H. Recognizes the client's membership within a family and community, and facilitates the participation of significant others in service to the client.
I. Fosters client self determination.
J. Respects the privacy of clients and holds in confidence information obtained in the course of professional service.
K. Ensures that the boundaries between professional and personal relationships with clients is explicitly understood and respected, and that the practitioner's behavior is appropriate to this difference.
1. Sexual intimacy with a client, or the family member of a client, is unethical.
III. RESPONSIBILITY TO THE EMPLOYER/EMPLOYING ORGANIZATION:
A. Treats colleagues with respect, courtesy, fairness, and good faith.
B. Relates to the clients of colleagues with professional consideration.
C. Respects the commitments made to the employer/employing organization.
IV. RESPONSIBILITY TO THE PROFESSION:
A. Recognizes that in situations of professional practice the standards in this code shall guide the resolution of ethical conflicts.
B. Promotes ethical conduct by members of the profession.
1. Seeks arbitration or mediation when conflicts with colleagues require consultation and if an informal resolution seems appropriate.
2.Reports ethical violations to appropriate persons and/or bodies when an informal resolution is not appropriate.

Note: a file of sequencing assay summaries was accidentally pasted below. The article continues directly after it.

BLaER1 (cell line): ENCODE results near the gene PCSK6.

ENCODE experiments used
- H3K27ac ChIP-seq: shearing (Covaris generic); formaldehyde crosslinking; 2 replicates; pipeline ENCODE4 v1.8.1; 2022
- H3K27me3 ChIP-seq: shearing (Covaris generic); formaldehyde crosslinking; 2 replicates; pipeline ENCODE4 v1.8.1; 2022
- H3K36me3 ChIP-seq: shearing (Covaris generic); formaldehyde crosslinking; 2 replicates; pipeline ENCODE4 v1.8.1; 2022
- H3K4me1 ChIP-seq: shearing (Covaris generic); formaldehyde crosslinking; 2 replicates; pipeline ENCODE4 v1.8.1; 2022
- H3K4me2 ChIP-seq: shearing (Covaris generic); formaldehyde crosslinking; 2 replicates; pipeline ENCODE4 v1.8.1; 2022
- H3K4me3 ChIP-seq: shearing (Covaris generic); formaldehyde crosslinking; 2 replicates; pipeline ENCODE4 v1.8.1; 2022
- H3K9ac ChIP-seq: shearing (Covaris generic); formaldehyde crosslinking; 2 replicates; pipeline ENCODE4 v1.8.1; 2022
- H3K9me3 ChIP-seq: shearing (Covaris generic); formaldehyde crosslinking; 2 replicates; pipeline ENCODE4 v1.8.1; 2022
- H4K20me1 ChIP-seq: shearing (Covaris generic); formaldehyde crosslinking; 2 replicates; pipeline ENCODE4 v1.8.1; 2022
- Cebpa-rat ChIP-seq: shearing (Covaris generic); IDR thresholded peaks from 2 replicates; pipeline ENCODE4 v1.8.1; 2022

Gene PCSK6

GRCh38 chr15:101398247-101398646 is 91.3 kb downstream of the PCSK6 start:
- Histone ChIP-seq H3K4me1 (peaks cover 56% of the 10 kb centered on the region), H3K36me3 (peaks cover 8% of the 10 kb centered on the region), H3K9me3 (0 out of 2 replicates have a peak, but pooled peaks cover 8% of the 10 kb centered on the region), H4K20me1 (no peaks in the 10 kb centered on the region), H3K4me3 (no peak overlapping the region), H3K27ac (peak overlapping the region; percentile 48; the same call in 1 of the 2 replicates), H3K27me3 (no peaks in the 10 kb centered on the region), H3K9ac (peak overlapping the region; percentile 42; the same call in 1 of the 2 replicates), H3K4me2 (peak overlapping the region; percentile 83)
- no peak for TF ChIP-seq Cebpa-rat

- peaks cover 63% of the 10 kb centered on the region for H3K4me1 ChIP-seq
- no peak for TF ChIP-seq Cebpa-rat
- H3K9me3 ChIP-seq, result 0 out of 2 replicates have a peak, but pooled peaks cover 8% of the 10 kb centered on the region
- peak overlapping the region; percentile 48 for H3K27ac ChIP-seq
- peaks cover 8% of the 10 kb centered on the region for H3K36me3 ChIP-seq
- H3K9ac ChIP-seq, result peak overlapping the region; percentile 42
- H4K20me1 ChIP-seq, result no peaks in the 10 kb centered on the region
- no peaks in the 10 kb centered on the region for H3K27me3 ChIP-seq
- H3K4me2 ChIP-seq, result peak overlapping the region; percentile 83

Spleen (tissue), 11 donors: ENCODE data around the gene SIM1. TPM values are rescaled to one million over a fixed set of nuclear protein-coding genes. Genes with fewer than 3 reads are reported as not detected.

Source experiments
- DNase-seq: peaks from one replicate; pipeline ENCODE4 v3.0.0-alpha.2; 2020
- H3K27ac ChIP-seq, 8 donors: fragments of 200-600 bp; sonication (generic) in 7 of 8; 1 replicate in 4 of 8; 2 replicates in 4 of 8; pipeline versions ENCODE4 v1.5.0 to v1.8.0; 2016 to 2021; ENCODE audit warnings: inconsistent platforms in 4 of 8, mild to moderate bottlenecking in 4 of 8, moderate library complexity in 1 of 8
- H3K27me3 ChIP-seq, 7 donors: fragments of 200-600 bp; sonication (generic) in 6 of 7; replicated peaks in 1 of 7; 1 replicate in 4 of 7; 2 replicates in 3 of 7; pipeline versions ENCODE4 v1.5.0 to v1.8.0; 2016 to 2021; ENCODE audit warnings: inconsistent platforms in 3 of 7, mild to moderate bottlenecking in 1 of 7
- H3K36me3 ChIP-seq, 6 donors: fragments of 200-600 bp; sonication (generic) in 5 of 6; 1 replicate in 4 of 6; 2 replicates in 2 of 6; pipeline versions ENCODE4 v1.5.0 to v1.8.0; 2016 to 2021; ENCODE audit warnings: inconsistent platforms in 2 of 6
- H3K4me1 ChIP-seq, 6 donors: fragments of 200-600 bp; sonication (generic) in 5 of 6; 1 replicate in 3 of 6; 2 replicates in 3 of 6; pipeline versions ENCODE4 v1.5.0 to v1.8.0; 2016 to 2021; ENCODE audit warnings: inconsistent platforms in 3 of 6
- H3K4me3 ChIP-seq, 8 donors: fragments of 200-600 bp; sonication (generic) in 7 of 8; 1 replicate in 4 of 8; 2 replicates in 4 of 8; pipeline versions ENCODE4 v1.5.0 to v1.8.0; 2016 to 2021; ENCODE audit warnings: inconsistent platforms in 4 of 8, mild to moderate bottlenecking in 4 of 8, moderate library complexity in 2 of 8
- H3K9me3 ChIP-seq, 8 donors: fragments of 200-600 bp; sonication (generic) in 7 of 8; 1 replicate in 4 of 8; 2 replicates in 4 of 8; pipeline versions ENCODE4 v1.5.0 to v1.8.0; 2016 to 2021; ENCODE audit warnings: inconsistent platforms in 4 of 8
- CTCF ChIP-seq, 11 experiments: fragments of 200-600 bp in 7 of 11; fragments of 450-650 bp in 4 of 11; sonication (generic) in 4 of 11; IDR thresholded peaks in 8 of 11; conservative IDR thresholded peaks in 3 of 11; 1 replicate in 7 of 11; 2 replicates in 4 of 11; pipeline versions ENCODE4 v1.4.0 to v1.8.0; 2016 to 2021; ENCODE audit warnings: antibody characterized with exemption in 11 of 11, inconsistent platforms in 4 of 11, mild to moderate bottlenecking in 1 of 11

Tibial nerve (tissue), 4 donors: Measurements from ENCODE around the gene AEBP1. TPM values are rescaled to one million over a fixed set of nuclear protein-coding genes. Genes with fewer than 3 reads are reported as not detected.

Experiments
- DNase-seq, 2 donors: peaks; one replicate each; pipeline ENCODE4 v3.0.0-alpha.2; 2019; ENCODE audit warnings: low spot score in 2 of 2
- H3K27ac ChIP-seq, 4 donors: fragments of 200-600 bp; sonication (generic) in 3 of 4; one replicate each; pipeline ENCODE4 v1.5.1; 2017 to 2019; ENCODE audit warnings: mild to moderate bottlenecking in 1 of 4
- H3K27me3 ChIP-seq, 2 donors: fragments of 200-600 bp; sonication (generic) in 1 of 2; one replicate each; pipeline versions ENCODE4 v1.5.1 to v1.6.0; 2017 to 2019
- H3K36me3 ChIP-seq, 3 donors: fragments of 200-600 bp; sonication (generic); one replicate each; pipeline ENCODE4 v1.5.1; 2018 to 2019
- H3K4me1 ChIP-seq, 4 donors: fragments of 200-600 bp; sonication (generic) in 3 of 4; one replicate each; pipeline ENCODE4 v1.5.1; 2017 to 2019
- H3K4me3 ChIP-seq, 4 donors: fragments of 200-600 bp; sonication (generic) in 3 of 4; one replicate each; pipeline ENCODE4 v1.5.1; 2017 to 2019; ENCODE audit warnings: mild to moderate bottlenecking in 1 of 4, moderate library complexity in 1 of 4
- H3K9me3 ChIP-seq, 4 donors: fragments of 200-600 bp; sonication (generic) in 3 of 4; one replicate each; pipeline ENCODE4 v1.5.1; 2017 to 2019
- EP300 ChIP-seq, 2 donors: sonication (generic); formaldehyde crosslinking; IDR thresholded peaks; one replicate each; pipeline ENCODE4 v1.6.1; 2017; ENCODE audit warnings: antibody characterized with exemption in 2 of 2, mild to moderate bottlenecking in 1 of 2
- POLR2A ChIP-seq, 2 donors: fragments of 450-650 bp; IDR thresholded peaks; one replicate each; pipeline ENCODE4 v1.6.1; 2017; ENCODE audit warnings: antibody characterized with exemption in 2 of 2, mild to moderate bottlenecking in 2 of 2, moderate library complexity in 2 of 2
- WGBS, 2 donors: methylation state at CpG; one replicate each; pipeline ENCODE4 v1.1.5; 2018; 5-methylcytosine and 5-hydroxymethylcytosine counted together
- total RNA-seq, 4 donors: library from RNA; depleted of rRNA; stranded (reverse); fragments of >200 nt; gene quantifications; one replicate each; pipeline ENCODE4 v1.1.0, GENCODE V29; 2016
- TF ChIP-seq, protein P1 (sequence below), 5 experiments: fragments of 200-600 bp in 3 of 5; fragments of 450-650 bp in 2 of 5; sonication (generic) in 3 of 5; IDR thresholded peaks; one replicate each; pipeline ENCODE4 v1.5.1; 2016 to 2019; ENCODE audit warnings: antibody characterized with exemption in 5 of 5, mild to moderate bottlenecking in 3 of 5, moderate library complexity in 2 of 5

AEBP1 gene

C. Encourages collaborative participation by professionals, client, family and community to share responsibility for client outcomes.
D. Ensures that research is designed, conducted, and reported in accordance with high quality Child and Youth Care practice, and recognized standards of scholarship, and research ethics.
E. Ensures that education and training programs are competently designed and delivered.
1.Programs meet the requirements/claims set forth by the program.
2.Experiences provided are properly supervised.
F. Ensures that administrators and supervisors lead programs in high quality and ethical practice in relation to clients, staff, governing bodies, and the community.
1. Provides support for professional growth.
2. Evaluates staff on the basis of performance on established requirements.
V. RESPONSIBILITY TO SOCIETY:
A. Contributes to the profession in making services available to the public.
B. Promotes understanding and facilitates acceptance of diversity in society.
C. Demonstrates the standards of this Code with students and volunteers.
D. Encourages informed participation by the public in shaping social policies and institutions.
† The information here is adapted from the work of Martha A. Mattingly, Program in Child Development & Child Care, University of Pittsburgh, Pittsburgh, Pa. 15260, USA, Fax (412)624-6361, e-mail:email@example.com
* Client is defined as the child, family, and former